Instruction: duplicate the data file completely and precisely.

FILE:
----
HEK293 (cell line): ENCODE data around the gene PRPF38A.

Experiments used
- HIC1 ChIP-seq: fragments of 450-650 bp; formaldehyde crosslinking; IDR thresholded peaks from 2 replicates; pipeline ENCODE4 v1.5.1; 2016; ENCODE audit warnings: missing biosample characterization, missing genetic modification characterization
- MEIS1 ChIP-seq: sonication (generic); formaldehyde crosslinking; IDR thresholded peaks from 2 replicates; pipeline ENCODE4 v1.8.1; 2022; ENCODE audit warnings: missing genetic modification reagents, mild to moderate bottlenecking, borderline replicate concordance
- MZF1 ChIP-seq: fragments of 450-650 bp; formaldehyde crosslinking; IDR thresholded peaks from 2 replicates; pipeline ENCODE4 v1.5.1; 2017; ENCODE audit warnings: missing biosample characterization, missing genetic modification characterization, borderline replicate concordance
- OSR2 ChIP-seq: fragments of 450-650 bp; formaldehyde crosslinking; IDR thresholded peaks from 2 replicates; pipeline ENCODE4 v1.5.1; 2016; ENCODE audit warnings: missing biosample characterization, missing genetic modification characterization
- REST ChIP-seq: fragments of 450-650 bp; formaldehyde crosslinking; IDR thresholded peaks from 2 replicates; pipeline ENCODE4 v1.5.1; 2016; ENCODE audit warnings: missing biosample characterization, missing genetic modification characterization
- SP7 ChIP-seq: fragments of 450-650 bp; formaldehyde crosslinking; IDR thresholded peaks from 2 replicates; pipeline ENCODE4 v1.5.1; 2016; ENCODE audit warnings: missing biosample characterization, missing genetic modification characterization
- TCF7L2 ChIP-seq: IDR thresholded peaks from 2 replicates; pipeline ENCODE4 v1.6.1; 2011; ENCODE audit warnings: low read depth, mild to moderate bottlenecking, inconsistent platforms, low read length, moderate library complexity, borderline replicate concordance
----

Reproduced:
HEK293 (cell line): ENCODE data around the gene PRPF38A.

Experiments used
- HIC1 ChIP-seq: fragments of 450-650 bp; formaldehyde crosslinking; IDR thresholded peaks from 2 replicates; pipeline ENCODE4 v1.5.1; 2016; ENCODE audit warnings: missing biosample characterization, missing genetic modification characterization
- MEIS1 ChIP-seq: sonication (generic); formaldehyde crosslinking; IDR thresholded peaks from 2 replicates; pipeline ENCODE4 v1.8.1; 2022; ENCODE audit warnings: missing genetic modification reagents, mild to moderate bottlenecking, borderline replicate concordance
- MZF1 ChIP-seq: fragments of 450-650 bp; formaldehyde crosslinking; IDR thresholded peaks from 2 replicates; pipeline ENCODE4 v1.5.1; 2017; ENCODE audit warnings: missing biosample characterization, missing genetic modification characterization, borderline replicate concordance
- OSR2 ChIP-seq: fragments of 450-650 bp; formaldehyde crosslinking; IDR thresholded peaks from 2 replicates; pipeline ENCODE4 v1.5.1; 2016; ENCODE audit warnings: missing biosample characterization, missing genetic modification characterization
- REST ChIP-seq: fragments of 450-650 bp; formaldehyde crosslinking; IDR thresholded peaks from 2 replicates; pipeline ENCODE4 v1.5.1; 2016; ENCODE audit warnings: missing biosample characterization, missing genetic modification characterization
- SP7 ChIP-seq: fragments of 450-650 bp; formaldehyde crosslinking; IDR thresholded peaks from 2 replicates; pipeline ENCODE4 v1.5.1; 2016; ENCODE audit warnings: missing biosample characterization, missing genetic modification characterization
- TCF7L2 ChIP-seq: IDR thresholded peaks from 2 replicates; pipeline ENCODE4 v1.6.1; 2011; ENCODE audit warnings: low read depth, mild to moderate bottlenecking, inconsistent platforms, low read length, moderate library complexity, borderline replicate concordance